Jul 20, 2022 - Politics & Policy

House report ties Trump citizenship question to political goals

Wilbur Ross, U.S. commerce secretary, testifies before the House Committee on Appropriations in Washington, D.C., U.S., on Tuesday, March 10, 2020
Wilbur Ross testifies before the House Committee on Appropriations on March 10, 2020. Photo: Sarah Silbiger/Bloomberg via Getty Images

Trump officials tried to add a citizenship question to the 2020 census to try to impact congressional apportionment, according to a report released Wednesday by the House Committee on Oversight and Reform.

Why it matters: The report found that documents obtained by the committee are at odds with a 2019 testimony from former Secretary of Commerce Wilbur Ross, who said the Trump administration tried to add a citizenship question so it could better enforce the Voting Rights Act.

  • The report also says that some administration officials pushed the citizenship question despite knowing it may be illegal.

Driving the news: "The Committee's investigation has exposed how a group of political appointees sought to use the census to advance an ideological agenda and potentially exclude non-citizens from the apportionment count," the report said.

  • The documents include drafts of an August 2017 memo from Commerce Department lawyer, James Uthmeier, who warned that adding a citizenship question for apportionment could violate the constitution.
  • In later drafts, Uthmeier and another political appointee, Earl Comstock, altered the memo's language that had suggested the citizenship question could be illegal.
  • "'There are bases for legal arguments that the Founding Fathers intended for the apportionment count to be based on legal inhabitants,'" the memo said.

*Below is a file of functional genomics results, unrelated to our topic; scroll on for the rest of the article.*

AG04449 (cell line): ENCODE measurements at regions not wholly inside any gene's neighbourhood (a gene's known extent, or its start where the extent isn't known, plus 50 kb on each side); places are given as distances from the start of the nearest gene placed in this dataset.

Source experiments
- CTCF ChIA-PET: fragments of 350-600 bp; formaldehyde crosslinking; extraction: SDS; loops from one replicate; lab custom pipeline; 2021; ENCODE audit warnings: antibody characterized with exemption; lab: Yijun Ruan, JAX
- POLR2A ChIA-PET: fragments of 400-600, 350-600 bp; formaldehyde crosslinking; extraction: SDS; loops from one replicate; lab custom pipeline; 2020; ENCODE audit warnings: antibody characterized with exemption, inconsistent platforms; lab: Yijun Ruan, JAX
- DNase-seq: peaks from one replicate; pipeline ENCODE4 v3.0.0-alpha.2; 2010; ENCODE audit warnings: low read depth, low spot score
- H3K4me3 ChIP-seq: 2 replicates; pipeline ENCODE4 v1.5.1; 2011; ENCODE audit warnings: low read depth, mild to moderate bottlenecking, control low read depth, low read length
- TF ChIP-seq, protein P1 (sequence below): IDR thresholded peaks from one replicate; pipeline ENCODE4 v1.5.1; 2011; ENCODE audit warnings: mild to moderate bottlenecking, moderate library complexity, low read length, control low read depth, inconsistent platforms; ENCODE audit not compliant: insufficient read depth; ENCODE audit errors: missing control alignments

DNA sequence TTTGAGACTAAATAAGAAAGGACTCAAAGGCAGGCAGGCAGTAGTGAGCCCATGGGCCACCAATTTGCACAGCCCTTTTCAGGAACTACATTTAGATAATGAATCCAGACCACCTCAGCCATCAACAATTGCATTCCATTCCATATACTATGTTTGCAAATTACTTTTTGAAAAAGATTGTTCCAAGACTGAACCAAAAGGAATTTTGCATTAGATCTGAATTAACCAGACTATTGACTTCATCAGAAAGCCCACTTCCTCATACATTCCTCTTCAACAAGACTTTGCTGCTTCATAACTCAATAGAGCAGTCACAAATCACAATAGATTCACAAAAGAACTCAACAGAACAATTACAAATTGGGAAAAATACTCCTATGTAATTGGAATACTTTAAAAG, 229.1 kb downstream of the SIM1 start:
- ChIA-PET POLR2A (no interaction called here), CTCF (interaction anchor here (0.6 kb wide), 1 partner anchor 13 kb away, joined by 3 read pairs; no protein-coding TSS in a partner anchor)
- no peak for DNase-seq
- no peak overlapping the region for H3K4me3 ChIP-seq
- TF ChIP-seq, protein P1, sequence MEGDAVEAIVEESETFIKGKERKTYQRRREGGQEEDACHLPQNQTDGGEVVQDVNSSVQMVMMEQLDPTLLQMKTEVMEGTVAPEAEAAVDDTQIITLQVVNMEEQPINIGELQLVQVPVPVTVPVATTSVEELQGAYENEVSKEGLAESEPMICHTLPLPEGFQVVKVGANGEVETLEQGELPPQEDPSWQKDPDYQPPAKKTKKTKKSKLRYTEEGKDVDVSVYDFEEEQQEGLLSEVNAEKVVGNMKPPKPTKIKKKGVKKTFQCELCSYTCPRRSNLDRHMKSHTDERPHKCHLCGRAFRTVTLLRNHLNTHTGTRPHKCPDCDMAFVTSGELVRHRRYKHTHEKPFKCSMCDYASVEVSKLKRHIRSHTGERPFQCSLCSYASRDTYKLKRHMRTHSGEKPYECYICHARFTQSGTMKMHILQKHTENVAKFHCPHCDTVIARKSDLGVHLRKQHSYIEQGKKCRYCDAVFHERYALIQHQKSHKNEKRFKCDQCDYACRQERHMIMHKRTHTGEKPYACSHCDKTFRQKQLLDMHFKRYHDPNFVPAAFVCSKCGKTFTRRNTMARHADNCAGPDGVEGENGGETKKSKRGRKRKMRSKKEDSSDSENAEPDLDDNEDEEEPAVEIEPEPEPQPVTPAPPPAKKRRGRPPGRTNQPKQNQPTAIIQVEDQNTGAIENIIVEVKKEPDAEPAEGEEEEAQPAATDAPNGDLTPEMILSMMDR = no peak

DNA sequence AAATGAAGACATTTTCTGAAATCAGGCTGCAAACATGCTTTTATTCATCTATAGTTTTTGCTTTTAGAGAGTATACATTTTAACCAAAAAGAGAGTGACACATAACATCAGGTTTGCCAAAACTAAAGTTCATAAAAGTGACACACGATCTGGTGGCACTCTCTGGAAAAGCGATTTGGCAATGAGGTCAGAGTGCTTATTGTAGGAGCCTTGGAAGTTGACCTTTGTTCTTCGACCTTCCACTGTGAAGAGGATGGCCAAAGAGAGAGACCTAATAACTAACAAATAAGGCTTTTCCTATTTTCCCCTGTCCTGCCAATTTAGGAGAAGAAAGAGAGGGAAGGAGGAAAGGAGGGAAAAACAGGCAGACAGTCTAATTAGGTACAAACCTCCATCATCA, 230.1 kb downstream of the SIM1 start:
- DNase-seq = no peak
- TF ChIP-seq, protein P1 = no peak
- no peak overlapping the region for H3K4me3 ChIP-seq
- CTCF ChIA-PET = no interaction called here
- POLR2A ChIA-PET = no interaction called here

• The Department of Justice in December 2017 sent a formal request to the Commerce Department to add the citizenship question and in 2018, Ross said the question would be added to the 2020 Census.

The big picture: The Supreme Court in 2019 ruled that the citizenship question could not be added to the census unless and until it does a better job of explaining why that question is necessary.

  • Experts said the citizenship question would lead to a less accurate census, which in turn would skew the makeup of the House and deprive minority communities of federal funding, Axios' Sam Baker reports.

State of play: The House committee faced "unprecedented obstruction" from the Trump administration while conducting the investigation, the report says.

  • Ross and former Attorney General Bill Bar were both held in contempt of Congress after refusing to produce documents subpoenaed by the committee.
  • "President Trump personally directed this obstruction with an overbroad assertion of executive privilege intended to block the Committee’s inquiry," the report found.

Go deeper... Wilbur Ross insists citizenship census question isn't politically motivated

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